And talking of the word ‘well’, I find it equally odd to hear it used as a qualifying adjective in place of ‘very’ – as in “He was well angry!” To me, that sounds wrong; but then I sheepishly remember that there are precedents, even in such an authority as the King James bible: “… in whom I am well pleased.” And, come to think of it, I have written ‘well aware’ in the first paragraph of this post. So I must declare myself  a ‘logophage’ (a word I have just invented, from Greek roots, to signify ‘one who eats his own words’.)

I suppose, then, I must accept that I am fighting a losing battle on the language front. I will continue, however, to man the ramparts, and decline to adopt what I consider inappropriate usages. Ah well . . .

Striking the happy media

Time for another of my moans about linguistic infelicities.

Many years ago, man had really only one way of communicating – the spoken word. Then came writing, and printing; a few centuries on came the telephone, and then radio, and then television. Soon there arose the need to have a single word that would embrace all these different methods. Each was – is – a medium of communication; so it made sense, when referring to all of them, to use the plural of medium, which – because of its Latin root – is media (though it could be argued that mediums would be equally acceptable, and even perhaps preferable).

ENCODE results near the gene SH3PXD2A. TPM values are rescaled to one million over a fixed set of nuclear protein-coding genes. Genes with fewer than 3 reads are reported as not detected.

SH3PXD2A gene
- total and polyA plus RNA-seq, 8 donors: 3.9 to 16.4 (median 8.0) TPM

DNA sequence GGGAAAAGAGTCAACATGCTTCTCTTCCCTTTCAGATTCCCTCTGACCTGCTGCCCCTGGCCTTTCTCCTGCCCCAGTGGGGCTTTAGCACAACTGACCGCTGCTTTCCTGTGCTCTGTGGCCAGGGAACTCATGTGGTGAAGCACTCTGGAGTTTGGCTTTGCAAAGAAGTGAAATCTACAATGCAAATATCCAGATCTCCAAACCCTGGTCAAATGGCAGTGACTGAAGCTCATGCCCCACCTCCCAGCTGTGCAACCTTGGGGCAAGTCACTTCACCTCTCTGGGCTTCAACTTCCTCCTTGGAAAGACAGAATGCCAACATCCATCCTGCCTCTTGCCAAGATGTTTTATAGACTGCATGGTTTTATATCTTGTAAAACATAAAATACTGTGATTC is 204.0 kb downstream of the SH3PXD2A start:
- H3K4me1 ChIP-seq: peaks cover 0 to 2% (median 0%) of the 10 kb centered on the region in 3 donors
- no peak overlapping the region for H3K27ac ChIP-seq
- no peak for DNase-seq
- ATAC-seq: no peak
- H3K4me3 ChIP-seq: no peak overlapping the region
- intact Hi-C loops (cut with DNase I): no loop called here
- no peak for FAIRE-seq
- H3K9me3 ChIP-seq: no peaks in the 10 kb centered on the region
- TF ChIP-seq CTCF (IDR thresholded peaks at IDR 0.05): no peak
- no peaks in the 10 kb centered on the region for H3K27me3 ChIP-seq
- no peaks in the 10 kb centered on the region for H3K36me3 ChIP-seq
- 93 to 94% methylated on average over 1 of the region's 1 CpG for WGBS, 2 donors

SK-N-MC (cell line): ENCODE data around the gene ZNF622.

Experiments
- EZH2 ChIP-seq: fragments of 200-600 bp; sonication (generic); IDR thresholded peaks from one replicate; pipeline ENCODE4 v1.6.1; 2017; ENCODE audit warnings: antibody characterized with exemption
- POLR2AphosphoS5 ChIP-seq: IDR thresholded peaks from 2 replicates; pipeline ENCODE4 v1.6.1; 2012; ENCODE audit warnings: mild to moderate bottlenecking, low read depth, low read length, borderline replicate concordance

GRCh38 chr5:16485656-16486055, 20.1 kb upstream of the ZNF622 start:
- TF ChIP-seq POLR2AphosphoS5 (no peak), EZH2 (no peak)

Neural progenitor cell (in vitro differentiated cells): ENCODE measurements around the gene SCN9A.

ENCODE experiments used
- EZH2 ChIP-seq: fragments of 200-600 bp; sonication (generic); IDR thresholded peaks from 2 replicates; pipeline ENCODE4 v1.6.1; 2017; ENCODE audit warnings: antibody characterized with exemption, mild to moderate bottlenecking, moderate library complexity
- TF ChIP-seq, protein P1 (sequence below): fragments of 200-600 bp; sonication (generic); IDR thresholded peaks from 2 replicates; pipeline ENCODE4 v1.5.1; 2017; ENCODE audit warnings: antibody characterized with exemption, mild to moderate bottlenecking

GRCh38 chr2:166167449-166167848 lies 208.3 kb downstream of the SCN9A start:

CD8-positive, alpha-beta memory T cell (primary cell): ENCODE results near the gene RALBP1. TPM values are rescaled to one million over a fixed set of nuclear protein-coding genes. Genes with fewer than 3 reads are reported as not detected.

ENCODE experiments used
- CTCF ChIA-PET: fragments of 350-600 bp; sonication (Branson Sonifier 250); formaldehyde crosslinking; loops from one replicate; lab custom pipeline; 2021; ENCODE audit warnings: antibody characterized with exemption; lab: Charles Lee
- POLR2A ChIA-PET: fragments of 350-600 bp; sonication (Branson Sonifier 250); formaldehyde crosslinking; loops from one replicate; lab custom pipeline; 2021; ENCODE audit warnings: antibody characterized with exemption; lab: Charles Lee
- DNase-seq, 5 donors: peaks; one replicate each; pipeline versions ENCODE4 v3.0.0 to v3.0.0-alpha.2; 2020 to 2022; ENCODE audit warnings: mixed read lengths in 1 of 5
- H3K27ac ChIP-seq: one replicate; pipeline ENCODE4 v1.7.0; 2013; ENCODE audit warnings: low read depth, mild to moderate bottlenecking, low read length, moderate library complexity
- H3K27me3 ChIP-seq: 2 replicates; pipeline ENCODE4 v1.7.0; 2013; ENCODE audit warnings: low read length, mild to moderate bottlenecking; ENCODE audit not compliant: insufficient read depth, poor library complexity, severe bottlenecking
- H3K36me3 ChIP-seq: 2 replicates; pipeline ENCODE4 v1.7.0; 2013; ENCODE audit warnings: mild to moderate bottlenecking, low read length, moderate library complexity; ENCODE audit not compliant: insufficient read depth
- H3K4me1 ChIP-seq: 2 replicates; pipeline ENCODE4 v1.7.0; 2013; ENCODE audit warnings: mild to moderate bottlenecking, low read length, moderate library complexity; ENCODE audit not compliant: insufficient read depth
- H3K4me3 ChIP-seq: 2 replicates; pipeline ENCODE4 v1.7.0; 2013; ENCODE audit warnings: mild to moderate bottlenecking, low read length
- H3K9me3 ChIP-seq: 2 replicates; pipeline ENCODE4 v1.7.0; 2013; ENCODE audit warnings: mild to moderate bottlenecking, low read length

Anyway, the media soon became part of common parlance. But far too many people nowadays (including some journalists who should know better) seem to forget that it is in fact a plural word, and come out with remarks like “The media is to blame” – which seems to defeat the whole purpose of having a word that refers to  many entities.

I know there are words – such as the public – which can take a singular or a plural verb depending  on the context; but I don’t think this applies to the media. Anyone want to argue?

Taking issue

There is a matter I would like to discuss – a subject near to my heart – which concerns the problem I have in accepting the over-use of a certain word. This difficulty arises from the fact that most people, these days, seem to know no alternatives to this word. Whether it’s a fault in my hardware or a defect in my software, or a question raised in parliament, or a dispute between neighbours, it’s all covered by the same word: ISSUE.

In fact, I could (and many people would) re-write the preceding paragraph as follows:

There is an issue I would like to discuss – an issue near to my heart – which concerns the issue I have in accepting the over-use of a certain word. My issue issues from the fact that many people, these days, seem to know no alternatives to this word. Whether it’s an issue in my hardware or an issue in my software, or an issue raised in parliament, or an issue between neighbours, it’s all covered by the same word: ISSUE.

Not that I have anything against the word itself. It’s a fine word, with a respectable history. It’s just that it is used so much now that many other, equally respectable, words – such as those I used in my first paragraph – are now unemployed; on the dole. Which seems a pity.